Using BEM in the Real World: Pitfalls & Advice

It feels that new structured naming conventions for CSS are popping up every day. The way I see it, this means that we’re all working on bigger, more complex CSS codebases, and conjuring random class names on a whim just won’t cut it anymore.

One of the first conventions I liked was BEM. I first read about it in a blog post by Harry Roberts back in 2013, who used simple examples to explain the basic idea. It looked like a great solution for creating self-documented, self-contained reusable modules to me.

BEM is one of those things that look deceivingly simple to use, but it can be surprisingly easy to mess up. If you start abusing it, you can come up with an unwieldy codebase in dire need of refactoring very quickly. I know. I’ve been there.

These are some ideas that stuck with me the past year that I’ve been working with BEM on the Workable codebase:

Avoid element nesting

When you’re getting started with BEM, there’s a big chance you’ll end up with some pretty long selector names which mimic your HTML structure. Something like this:

<div class="block">
  <div class="block__element1">
    <div class="block__element1__element2"></div>
  </div>
</div>
.block {}
.block__element1 {}
.block__element1__element2 {}

Needless to say, this doesn’t look good, especially if you add modifiers to the mix:

.block__element1__element2modifier {}
.block__element1modifier1__element {}

I admit using selectors like these as my first foray into BEM. They’re still there in the Workable CSS. I’m not proud of it, but then again, who doesn’t feel shame when looking at their old code?

I found out the best way to do BEM is to keep it as flat as possible. Using a selector like .block__element1__element2 presumes that element2 will always be a child of element1 in the markup, and you want to avoid that. Just stick to one level of nesting:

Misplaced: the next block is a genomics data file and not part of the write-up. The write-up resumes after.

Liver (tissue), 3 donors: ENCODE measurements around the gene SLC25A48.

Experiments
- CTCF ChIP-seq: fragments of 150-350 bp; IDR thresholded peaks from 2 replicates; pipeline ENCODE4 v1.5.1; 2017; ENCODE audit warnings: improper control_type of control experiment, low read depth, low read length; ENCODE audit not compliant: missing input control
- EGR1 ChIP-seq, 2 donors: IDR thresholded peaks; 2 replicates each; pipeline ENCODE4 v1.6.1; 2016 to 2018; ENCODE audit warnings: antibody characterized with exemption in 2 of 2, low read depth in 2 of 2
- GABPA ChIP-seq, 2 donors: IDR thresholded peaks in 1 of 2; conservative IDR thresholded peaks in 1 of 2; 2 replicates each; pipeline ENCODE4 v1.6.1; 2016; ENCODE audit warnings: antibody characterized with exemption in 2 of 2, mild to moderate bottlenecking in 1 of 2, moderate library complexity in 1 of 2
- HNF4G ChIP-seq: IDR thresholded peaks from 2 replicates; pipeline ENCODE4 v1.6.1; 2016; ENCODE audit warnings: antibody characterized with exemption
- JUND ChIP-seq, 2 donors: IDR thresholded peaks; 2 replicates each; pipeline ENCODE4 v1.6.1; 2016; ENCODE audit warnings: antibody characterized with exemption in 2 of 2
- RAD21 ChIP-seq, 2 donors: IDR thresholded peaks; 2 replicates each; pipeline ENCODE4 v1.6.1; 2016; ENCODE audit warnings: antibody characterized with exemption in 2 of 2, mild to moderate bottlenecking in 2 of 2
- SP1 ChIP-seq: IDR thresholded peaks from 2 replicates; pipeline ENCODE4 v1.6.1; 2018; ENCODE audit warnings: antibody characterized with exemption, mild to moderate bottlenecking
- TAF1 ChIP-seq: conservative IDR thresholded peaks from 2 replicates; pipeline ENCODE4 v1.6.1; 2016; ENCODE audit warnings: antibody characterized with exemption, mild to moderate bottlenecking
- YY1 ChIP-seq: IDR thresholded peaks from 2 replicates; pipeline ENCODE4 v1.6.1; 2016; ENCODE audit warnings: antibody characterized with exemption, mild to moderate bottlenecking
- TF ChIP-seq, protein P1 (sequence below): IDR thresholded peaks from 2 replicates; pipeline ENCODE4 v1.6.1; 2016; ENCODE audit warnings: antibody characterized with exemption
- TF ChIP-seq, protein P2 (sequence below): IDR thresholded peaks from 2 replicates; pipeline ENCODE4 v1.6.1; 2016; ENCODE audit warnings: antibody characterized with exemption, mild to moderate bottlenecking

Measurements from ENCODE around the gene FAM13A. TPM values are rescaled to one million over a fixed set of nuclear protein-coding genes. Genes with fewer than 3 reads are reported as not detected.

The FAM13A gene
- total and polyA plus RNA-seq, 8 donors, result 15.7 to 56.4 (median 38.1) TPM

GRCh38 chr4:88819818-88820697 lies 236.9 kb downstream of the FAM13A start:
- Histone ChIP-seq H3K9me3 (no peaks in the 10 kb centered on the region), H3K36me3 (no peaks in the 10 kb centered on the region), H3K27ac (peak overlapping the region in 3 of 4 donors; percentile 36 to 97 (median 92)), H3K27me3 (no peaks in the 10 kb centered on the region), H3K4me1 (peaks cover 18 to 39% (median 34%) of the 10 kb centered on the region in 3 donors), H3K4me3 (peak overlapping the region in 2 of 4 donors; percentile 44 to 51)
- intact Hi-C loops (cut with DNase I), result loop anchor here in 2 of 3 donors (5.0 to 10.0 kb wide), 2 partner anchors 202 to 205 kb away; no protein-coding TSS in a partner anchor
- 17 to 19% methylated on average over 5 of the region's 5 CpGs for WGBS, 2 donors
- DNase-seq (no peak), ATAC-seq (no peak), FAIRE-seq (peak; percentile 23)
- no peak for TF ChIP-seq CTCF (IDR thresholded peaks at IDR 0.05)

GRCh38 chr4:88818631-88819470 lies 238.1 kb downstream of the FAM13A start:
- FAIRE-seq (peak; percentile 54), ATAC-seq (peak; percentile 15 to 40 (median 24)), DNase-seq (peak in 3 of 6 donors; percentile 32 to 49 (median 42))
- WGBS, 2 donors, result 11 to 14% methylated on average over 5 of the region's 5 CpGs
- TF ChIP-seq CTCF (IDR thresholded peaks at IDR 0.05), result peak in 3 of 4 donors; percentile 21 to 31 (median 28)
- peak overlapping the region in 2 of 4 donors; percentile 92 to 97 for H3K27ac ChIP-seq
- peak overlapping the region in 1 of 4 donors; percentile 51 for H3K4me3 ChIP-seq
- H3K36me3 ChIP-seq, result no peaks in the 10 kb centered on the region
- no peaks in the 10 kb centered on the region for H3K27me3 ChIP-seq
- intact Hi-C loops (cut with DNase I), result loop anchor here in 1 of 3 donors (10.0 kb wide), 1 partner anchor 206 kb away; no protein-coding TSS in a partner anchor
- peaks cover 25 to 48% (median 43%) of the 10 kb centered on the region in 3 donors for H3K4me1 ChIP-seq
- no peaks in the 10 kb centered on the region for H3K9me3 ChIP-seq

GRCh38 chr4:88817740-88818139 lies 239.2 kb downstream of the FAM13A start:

<div class="block">
  <div class="block__element1">
    <div class="block__element2"></div>
  </div>
</div>
.block {}
.block__element1 {}
.block__element2 {}

This is a better solution in two ways: your selectors will be looking shorter and prettier, and you can easily make changes to your markup without having to refactor a bunch of CSS classes.

Use SMACSS state classes for common modifiers

I admit it took me a while to grasp this one. While coding up our modules, I realised that a lot of the modifier classes I used were all about common states like disabled, hover, active etc.

.block--hover {}
.block__element--active {}
.block__element--disabled {}

Since these are all pretty common states that apply to a lot of elements, I now tend to favour using SMACSS-style state classes instead of longer BEM modifier classes:

.block.is-hovered {}
.block__element.is-active {}
.block__element.is-disabled {}

It doesn’t look much different in CSS, but check out the difference in markup:

<div class="block block--hover">
  <div class="block__element block__element--active">
    ...
  </div>
</div>

instead of

<div class="block is-hovered">